These kinds of open-ended projects have all sorts of wonderful benefits: increased agency allows students to take more ownership over their learning; the open-ended nature of the task allow them to connect the course content with their own lived experiences; the chance to be creative makes the learning more memorable, fun, and motivating.
However, it is important to look at how these open-ended projects are structured for students. In particular, I am thinking of the work by Mary-Ann Winkelmes and others on the Transparency in Teaching and Learning (TILT) Project. If our instructions for these kinds of assignments don’t clearly convey to students why they should be personally invested, how to carry out the work, and how the work will be evaluated, we run the risk of making students bewildered and discouraged. That’s where it becomes helpful to be transparent about the purpose, tasks, and criteria for these open-ended projects. Of course, the tricky part is to balance being clear about processes and criteria while still maintaining high cognitive demand and room for creativity.
The reason this issue connects with equity is that not all students have had the benefit of having similar kinds of experiences in their previous education. Those that have often run with these kinds of open-ended tasks. Those that haven’t are likely to find the task so open-ended to be unsettling.
Here’s a nice way to see if your open-ended projects are written up in a way that students might find confusing: show your project instructions to a colleague in a different content area. Ask them what questions they might have as they read the instructions for your open-ended project. That will help to reveal some of the hidden assumptions that you might be making about what students know about these kinds of tasks. Being more transparent helps to put students on a more level playing field.
Example #3: Group Work
I saved this topic for last because I think it’s tricky to do well. The rewards and risks that accompany it are great.
If you assign students to work in heterogeneous ability groups (i.e., creating groups in which struggling students work with “more capable” students), there is always the risk of the groupings themselves to discourage students. Students aren’t dumb–they know that we sometimes group them in this way. If you are struggling in the class and you see that you’re always the one in the group that is struggling, and you’re not really getting the support you need from your peers, you might begin to wonder whether you really belong in the group and the class. Students also don’t know how to help each other, especially in math classes–their understanding of what it means to help someone else usually involves telling someone a procedure or answer without providing any of the rationale.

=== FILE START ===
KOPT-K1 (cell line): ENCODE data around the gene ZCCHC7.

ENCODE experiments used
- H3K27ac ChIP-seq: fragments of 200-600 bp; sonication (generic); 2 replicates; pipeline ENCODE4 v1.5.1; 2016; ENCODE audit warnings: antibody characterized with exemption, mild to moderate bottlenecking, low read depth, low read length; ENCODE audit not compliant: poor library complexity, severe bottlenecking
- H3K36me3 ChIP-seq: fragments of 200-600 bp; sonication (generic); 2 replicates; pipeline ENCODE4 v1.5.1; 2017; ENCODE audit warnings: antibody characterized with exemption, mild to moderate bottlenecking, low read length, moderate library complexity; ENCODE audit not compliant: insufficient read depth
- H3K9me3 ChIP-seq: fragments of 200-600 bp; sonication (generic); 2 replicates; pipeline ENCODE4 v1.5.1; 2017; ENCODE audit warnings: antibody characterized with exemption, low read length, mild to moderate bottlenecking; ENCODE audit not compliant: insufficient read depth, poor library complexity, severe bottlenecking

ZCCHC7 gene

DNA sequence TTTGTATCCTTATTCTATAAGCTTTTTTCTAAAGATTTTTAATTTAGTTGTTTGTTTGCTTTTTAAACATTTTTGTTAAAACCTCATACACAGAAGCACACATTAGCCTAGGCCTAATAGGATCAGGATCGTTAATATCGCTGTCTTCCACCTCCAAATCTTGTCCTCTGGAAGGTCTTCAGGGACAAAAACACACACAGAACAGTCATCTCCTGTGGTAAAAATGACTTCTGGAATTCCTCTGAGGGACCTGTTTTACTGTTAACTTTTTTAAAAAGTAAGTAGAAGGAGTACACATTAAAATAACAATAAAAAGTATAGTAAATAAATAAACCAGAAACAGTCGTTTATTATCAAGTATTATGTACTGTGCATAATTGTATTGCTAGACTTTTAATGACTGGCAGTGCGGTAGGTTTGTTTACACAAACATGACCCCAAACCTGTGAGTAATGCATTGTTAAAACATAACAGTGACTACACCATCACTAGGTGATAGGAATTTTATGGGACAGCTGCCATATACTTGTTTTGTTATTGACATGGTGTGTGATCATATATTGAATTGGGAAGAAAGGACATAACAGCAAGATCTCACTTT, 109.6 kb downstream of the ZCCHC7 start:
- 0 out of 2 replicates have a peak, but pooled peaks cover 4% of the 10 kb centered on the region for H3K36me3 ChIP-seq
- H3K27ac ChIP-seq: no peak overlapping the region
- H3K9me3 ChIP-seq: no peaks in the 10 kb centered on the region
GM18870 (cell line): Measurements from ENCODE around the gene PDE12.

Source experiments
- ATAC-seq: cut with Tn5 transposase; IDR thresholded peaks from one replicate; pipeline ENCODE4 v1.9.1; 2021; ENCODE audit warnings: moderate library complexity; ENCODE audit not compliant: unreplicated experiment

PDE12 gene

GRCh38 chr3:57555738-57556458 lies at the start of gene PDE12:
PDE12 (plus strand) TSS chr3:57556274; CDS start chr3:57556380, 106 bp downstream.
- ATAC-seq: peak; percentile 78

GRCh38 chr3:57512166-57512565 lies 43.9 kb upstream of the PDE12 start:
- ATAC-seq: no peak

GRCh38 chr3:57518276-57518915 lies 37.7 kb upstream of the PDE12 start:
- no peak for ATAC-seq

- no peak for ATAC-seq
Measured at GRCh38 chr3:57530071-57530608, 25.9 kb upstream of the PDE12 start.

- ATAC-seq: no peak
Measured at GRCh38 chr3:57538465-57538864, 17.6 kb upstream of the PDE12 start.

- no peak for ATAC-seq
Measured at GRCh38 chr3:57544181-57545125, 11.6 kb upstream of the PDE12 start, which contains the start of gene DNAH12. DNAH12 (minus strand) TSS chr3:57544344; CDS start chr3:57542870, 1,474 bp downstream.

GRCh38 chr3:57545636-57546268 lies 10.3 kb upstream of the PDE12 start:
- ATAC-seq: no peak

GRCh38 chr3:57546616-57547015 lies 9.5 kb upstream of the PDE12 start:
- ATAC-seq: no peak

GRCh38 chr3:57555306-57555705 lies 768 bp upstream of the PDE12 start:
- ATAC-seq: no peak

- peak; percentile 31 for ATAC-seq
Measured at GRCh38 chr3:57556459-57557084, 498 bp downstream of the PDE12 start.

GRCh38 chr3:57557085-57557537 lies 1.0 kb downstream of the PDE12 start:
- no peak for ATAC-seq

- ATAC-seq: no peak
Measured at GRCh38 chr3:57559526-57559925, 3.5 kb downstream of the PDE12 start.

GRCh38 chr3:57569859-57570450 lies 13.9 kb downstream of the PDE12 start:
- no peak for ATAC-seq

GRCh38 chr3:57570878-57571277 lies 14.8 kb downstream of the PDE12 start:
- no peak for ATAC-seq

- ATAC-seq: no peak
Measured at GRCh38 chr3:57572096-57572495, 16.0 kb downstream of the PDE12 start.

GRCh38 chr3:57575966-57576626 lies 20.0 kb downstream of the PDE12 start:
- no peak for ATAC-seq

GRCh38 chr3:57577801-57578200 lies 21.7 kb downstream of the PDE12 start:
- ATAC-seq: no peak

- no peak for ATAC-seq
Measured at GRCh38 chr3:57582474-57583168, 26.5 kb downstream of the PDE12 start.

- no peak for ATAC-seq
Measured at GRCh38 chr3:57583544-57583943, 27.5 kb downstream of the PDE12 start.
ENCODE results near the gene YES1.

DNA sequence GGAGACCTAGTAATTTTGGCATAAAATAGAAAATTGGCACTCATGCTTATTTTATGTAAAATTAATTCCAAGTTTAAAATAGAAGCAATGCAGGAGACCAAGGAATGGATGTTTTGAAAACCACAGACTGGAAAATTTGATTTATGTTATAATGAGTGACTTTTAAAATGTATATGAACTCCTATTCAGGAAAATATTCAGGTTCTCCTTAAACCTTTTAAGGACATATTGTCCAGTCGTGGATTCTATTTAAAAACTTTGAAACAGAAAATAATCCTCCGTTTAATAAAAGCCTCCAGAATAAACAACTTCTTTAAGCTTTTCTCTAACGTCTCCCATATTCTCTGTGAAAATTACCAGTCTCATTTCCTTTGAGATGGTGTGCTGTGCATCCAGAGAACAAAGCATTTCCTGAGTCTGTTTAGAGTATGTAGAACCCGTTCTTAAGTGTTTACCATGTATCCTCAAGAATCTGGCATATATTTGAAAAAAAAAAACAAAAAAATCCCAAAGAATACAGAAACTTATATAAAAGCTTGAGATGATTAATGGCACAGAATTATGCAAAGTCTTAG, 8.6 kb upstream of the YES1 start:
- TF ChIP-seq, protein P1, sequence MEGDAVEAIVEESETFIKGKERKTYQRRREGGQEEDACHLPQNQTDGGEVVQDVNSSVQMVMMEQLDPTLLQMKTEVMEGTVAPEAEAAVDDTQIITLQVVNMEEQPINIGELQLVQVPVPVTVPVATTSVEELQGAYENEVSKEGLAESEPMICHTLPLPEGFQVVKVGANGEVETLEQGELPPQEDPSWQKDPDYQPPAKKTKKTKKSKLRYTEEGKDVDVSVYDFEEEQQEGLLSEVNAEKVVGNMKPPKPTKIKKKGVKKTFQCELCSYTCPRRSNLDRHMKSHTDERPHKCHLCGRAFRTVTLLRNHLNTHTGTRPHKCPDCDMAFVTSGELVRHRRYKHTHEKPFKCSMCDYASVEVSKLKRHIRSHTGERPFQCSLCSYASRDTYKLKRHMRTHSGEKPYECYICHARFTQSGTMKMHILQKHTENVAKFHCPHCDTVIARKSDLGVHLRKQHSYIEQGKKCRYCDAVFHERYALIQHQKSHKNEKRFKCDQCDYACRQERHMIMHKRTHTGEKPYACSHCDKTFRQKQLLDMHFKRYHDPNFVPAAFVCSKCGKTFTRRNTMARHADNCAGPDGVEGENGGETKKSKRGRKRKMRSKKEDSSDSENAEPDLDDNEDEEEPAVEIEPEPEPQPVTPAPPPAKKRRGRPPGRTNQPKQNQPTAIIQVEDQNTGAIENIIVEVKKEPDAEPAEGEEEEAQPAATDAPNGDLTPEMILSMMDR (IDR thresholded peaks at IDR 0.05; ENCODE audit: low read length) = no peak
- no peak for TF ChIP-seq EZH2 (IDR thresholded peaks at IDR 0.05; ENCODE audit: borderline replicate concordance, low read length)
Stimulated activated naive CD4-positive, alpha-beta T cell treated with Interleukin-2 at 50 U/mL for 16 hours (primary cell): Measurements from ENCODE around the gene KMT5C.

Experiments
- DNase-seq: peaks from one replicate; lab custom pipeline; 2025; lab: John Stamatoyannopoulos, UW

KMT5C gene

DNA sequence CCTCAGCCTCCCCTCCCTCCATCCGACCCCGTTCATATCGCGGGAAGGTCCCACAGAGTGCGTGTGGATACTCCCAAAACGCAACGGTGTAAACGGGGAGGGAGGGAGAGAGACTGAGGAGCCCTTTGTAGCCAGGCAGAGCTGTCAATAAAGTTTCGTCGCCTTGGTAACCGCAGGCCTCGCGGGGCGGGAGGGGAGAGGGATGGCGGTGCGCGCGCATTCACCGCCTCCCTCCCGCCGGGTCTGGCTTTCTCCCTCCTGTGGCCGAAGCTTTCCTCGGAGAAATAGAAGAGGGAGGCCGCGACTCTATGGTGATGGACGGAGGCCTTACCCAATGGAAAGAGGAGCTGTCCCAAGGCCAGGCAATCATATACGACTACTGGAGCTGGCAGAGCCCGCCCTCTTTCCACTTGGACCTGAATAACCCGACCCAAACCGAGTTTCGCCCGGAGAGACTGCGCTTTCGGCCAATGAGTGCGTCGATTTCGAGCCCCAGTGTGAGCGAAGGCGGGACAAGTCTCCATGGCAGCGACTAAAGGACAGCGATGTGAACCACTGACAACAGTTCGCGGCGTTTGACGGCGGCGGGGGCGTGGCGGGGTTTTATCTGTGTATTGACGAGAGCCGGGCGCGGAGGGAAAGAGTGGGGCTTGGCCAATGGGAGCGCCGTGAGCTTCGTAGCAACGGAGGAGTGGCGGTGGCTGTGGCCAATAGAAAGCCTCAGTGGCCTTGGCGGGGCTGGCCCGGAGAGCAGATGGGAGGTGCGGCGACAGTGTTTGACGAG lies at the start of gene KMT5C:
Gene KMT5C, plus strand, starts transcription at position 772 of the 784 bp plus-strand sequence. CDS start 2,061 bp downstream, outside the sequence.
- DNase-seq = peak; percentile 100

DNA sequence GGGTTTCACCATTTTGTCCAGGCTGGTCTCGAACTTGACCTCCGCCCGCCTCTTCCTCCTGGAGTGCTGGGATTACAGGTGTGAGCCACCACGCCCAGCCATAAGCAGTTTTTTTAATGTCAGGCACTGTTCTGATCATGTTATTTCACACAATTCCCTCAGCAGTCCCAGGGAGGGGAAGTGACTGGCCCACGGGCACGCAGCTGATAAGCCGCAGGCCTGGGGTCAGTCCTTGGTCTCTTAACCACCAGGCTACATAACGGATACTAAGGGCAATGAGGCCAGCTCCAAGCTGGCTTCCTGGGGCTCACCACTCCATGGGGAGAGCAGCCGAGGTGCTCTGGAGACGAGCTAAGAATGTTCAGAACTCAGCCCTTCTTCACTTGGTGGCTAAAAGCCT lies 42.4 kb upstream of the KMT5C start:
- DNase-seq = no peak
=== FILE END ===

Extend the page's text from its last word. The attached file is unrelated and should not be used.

But even if you group students in other ways, because you can’t be in all places at all times in the classroom, there is always the risk that one of your groups has negative interactions that spoil the learning for the group, or worse, cause some students to feel marginalized or excluded.
The example that I mentioned at the top of the post suggests a second reason why group work can go badly. When you ask students to work together on a task that really doesn’t require multiple brains, then you’re setting students up for to compare themselves with each other to see who can do it faster/better, or to zone out and copy the work of the “smart” student. If you’re going to have groups of students work together, then the task should really take advantage of the fact that multiple brains working together can accomplish more than those brains working in parallel but separately. In other words, you should use group worthy tasks.
Third, group work can go awry because we all have biases. The small groups in the classroom become microcosms of inequities that exist in the broader society. For example, if you have a group of three men and one woman working together, you might find that the three men ignore the contributions of the woman. Students need to learn how to work well with each other. Scan the classroom frequently for status issues (for example, by looking at each student’s body language and how much they are talking/contributing).
Finally, there is the challenge of establish and maintaining norms and expectations for group work (you have them, right?). If students aren’t familiar with your norms and expectations, you might want to find ways for students to practice working in groups before doing it in class on course content.
What other strategies do you use to ensure that active learning in your classroom supports the learning for all students? Please add your comments below.